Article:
A lot of times in life you feel like you have to make a choice and I listened to a podcast earlier by my mentor in my head
Myleik Teele the founder of everything GREAT! Lol….
Where she said it doesn’t have to be either or, it can be either AND!
You can listen to the podcast here :
And it really resonated with me, so much that I think that’s what Brandon is doing….. ( If you are struggling with making a decision remember it can be either and!)
Its Carnival time in my beautiful twin island state, so of course for the blog feature Creatives in Carnival, I had to interview a soca artiste! When choosing some-one I wanted a newbie, no Iwer and Calypso Rose on di blog just yet….
This interview is with DJ Brandon Striker, who has a SUPERB offering for 2017 but you didn’t hear
LET’S GO! 4 Days to go!!!! WOIIIIIIII
TM: Tell us a little bit about you and your brand
BS: My DJ name and Stage Name is Brandon Striker and I have been with Jugglers which is a sound that was more popular in the late 90’s to the early 2000’s. I have been playing on the sound for approximately 5 years now. Having met with one of the owners Barry Perryman and after being on the sound for quite a while he moved to the United Sates with his family so it’s pretty much me handling things when he is not around. Last year (2016) I decided to try my hand at singing soca and I must say it was a great learning process and still is.
TM: What was that learning process, what have you learnt so far?
BS: With the music, I have learnt a lot of stuff. I have learnt that it’s hard. You would think that it’s easy being a DJ because you know what music works with the crowd but when you are actually writing a song you get into your own special zone and you end up falling in love with this song and don’t consider if somebody else would love it the same way that you do. You learn not to be too emotionally involved in a song and be more objective so that even if you like a part, you are able to take it out or simplify it for your audience. In terms of the inner workings of it, people refer to it as a mafia but it’s not really a mafia. In this industry there are moving parts that are intertwined, so a DJ might also be a producer and some DJs may sing as well. If you have a song and they had no involvement in the song then it’s going to be rough so a new artiste may say they getting “fight down” but there is really no motivation for a DJ to play your song if there are all these moving parts and they are not involved in any of them, so that was another learning point for me. I did my song independently because the price to do songs is insane.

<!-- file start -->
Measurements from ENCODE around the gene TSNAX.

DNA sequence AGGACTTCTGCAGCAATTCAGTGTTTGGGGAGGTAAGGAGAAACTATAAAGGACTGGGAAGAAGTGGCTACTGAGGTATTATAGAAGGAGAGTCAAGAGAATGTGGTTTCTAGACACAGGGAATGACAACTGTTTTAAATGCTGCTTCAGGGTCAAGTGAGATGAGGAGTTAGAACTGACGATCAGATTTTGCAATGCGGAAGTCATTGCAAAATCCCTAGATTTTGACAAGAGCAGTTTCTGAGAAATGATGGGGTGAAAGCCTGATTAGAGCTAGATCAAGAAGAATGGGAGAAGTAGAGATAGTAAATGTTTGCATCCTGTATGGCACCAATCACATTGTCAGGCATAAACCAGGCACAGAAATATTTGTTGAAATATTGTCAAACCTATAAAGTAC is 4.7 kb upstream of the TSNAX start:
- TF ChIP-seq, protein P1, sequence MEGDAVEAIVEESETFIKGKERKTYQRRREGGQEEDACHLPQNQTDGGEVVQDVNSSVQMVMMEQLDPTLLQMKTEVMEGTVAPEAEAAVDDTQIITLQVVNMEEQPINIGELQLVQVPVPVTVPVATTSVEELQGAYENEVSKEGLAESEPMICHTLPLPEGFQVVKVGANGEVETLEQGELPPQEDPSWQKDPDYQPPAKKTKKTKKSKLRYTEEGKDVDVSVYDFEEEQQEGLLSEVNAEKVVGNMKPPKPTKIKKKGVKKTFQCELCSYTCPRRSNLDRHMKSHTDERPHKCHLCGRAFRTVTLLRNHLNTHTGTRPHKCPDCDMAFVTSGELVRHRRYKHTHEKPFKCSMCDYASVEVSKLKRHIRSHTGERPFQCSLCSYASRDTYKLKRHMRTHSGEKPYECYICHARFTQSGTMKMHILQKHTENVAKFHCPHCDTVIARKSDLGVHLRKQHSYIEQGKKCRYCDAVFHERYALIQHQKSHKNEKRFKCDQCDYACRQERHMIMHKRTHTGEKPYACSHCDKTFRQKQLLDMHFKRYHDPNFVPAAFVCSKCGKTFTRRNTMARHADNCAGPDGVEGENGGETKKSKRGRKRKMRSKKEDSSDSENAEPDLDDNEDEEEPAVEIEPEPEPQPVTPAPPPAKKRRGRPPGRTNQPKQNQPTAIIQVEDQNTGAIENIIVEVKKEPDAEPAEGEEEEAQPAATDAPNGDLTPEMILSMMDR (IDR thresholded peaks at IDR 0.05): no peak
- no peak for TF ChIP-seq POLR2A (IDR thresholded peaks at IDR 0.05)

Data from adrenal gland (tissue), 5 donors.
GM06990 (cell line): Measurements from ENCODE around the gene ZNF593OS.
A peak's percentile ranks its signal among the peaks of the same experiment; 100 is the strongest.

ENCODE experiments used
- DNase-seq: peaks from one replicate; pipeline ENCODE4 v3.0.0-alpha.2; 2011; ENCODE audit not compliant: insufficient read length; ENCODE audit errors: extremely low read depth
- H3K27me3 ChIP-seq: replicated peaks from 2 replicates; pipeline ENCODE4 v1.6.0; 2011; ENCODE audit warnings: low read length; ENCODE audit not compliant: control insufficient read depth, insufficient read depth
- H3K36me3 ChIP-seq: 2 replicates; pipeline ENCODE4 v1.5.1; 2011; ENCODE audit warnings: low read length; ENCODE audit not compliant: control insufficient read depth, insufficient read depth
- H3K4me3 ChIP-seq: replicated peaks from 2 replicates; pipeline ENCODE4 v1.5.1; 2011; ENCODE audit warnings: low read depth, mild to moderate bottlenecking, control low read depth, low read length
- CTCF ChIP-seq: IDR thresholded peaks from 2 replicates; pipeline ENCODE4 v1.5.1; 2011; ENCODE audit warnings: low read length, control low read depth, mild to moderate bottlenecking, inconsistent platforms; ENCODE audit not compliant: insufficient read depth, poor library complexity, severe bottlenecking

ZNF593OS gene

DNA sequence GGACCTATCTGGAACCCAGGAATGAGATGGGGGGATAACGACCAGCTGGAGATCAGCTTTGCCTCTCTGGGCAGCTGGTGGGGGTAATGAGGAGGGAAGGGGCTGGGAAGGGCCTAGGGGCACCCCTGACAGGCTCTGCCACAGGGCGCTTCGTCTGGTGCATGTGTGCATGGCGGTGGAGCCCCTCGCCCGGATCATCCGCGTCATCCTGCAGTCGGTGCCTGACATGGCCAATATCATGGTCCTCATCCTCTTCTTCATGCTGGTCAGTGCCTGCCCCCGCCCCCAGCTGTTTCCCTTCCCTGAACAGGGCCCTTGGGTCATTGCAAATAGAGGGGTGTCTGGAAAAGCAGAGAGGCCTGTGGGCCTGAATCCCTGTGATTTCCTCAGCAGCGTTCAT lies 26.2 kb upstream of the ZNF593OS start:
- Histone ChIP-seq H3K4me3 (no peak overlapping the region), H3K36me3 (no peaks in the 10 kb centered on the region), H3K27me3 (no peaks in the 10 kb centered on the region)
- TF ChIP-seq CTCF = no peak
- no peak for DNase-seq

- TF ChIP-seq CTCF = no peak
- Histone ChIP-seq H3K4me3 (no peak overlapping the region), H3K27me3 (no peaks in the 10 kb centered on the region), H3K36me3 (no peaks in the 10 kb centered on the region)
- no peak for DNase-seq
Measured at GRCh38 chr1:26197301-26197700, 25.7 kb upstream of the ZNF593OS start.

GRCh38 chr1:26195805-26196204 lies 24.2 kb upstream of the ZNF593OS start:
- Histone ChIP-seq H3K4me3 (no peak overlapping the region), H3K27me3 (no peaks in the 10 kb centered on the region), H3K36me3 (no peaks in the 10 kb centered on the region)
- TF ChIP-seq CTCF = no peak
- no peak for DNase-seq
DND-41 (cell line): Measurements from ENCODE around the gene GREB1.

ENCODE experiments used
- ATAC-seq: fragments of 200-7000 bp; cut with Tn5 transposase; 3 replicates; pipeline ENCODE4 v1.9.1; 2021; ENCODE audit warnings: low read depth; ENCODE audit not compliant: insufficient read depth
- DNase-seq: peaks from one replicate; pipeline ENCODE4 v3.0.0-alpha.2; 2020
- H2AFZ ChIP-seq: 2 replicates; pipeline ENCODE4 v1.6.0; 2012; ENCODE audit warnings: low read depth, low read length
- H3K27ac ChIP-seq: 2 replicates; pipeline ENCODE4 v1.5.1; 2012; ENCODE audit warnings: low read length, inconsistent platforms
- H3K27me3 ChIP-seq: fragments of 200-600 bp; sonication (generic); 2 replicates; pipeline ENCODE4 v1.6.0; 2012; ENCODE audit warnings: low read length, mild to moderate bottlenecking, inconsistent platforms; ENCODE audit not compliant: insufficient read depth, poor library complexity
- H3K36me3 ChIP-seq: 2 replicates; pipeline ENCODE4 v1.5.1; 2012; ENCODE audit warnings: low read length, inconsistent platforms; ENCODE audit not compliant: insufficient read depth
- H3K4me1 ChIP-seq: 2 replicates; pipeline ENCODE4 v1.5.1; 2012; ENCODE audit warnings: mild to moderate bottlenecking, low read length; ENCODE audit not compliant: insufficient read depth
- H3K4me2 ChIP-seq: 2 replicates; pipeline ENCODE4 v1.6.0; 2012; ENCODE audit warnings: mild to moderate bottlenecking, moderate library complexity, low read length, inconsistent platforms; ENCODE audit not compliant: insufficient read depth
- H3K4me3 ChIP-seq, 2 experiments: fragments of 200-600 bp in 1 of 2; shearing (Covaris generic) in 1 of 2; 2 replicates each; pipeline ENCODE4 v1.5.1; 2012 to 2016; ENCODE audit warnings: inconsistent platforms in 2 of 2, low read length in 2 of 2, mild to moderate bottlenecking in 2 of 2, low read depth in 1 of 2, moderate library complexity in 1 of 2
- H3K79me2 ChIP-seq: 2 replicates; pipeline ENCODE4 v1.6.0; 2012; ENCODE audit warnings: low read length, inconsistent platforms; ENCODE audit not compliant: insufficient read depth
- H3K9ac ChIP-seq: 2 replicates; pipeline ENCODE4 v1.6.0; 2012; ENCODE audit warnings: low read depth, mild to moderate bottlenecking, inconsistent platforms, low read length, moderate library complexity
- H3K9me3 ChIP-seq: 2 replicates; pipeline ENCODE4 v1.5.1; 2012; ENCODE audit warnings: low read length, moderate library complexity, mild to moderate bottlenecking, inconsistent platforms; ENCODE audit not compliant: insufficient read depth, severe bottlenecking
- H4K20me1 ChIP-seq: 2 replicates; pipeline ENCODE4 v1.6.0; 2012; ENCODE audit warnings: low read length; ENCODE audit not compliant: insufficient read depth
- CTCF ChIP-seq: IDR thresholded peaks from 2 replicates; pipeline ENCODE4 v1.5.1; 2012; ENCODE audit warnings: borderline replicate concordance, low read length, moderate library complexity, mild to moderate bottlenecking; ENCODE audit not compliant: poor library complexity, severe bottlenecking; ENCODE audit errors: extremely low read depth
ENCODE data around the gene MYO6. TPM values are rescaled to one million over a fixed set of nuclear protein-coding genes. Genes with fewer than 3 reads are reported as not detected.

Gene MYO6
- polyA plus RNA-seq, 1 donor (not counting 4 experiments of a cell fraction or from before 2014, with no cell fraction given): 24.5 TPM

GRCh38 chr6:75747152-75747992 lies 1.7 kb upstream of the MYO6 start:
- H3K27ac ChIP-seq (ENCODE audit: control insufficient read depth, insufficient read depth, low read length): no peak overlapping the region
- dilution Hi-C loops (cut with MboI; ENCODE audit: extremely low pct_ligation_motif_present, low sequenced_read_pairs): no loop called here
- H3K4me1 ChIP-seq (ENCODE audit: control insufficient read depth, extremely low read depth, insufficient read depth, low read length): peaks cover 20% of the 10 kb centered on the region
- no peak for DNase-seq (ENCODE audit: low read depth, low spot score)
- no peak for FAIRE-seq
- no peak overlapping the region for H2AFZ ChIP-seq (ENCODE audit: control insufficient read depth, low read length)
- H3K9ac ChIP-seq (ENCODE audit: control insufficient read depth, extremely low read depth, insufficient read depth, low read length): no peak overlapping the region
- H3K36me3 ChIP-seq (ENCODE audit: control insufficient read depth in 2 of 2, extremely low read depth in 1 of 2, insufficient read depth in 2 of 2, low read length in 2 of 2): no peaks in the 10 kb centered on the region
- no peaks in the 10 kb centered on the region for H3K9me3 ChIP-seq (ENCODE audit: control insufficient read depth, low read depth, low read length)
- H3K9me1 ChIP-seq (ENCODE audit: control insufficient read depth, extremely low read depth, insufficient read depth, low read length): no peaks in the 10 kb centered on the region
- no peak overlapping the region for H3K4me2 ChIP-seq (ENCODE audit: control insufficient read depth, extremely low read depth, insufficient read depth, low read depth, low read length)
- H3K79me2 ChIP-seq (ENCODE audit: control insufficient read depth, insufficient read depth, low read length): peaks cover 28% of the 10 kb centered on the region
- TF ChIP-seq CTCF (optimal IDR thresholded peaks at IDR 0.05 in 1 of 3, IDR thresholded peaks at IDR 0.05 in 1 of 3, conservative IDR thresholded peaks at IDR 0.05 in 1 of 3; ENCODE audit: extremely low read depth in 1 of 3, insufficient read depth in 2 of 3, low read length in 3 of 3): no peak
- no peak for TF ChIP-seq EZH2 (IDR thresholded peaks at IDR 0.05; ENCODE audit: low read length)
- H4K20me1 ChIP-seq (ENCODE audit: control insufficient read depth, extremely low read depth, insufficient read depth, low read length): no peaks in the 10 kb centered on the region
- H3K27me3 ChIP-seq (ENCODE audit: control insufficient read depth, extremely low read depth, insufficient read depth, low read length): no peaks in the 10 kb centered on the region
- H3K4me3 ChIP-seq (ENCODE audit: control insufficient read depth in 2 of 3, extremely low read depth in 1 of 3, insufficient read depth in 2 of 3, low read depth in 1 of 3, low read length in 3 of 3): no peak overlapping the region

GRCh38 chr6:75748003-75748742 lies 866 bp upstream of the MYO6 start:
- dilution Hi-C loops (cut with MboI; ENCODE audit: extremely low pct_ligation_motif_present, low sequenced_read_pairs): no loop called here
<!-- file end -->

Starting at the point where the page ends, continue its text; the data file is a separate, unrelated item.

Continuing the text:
TM: What is one secret of the trade that you are in, that you will like share with our readers?
My mantra of asking yourself, would you honestly be interested in said product or service you are offering. ( KAPOWWWWWWWWWWWWWWWWWWWWWWWWWWW, but will they buy?)
TM: What is the price like to do a song?
BS: To do everything, writing and producing can start at $10,000 and go as high as $50,000. Just imagine spending that kind of money and your song may never get played.( Feel sick, or play plenty LOTTO/CASH POT/PICK FOUR MONEY HAFFI MEK)
TM: What inspired you to switch gears and try your hand at soca?
BS: I felt like I had maxed out my inner circle in terms of DJ’ing and needed a new avenue. The goal wasn’t to win Soca Monarch (STOP RIGHT HERE, I PERSONALLY HEARD A SOCA ARTISTE STATE THIS WAS HIS REASON FOR RETURNING SO KUDOS MR STRIKER) or anything like that. People who didn’t know me before were like “Who is this Brandon Striker guy, his songs alright” and “oh he’s a DJ too”. It was more of a marketing ploy but having done it I really like it and will definitely be doing more songs.
TM: What is the name of your offering for 2017?
BS: Cooler Ram ( Nice lil tune)
TM: What inspired this song?
BS: The song is based on real life. When you are in a cooler party and you look around and you realize that your “cooler ram”. A cooler party, something you prepare for and not wait till last minute to get your stuff so your cooler is actually fully ready. Then you reach the party, party ram, cooler ram and you just want to have a good time. It’s a feel good song.
TM: You wrote it?
BS: My brother and I actually went back and forth a couple times until we got the lyrics and sound we wanted.
TM: How long have you been writing or is this your first time?
BS: We used to play around before but this is the first time doing an actual song. That’s a next thing, I learned, there is a standard formula people use to write songs but I only realized that after the fact so you can definitely look out for bigger and better things.
TM: DJ’s in the Carnival fetes……how come you only hear certain songs and you don’t hear the others?
BS: There are two reasons. One, if the DJ has no affiliation with the song at all, unless the song is exceptional not even good, it won’t be played( This is CRAZY AND THIS RIGHT HERE IS WHY THE MAFIA WILL ALWAYS WIN). For example at Soca Monarch Semi Finals, they had some good songs in between that you never heard being played, so it has to be exceptional for people in the industry that had no part to play in the song to play it. Two, the barriers to become a DJ has dropped to almost nothing. Once you have a laptop and internet you could technically become a DJ, unlike before when you had to spend thousands of dollars on records and actually have that commitment to be a good DJ. Since those barriers have dropped, we call it playing for forwards. There are so many DJ’s now in a party that when you get that 30 minutes to an hour to play you can’t afford to make a misstep so DJ’s play in the “safe zone”. If they see one set of songs working they will stick to those songs so you may go to a party and here the same set of songs at least 4 times. I don’t believe it is right but that’s just the reality of it. ( hence the reason this blogger will be at home working on her business for Carnival, my money is to spend on the FABULOUS Miami Vacay)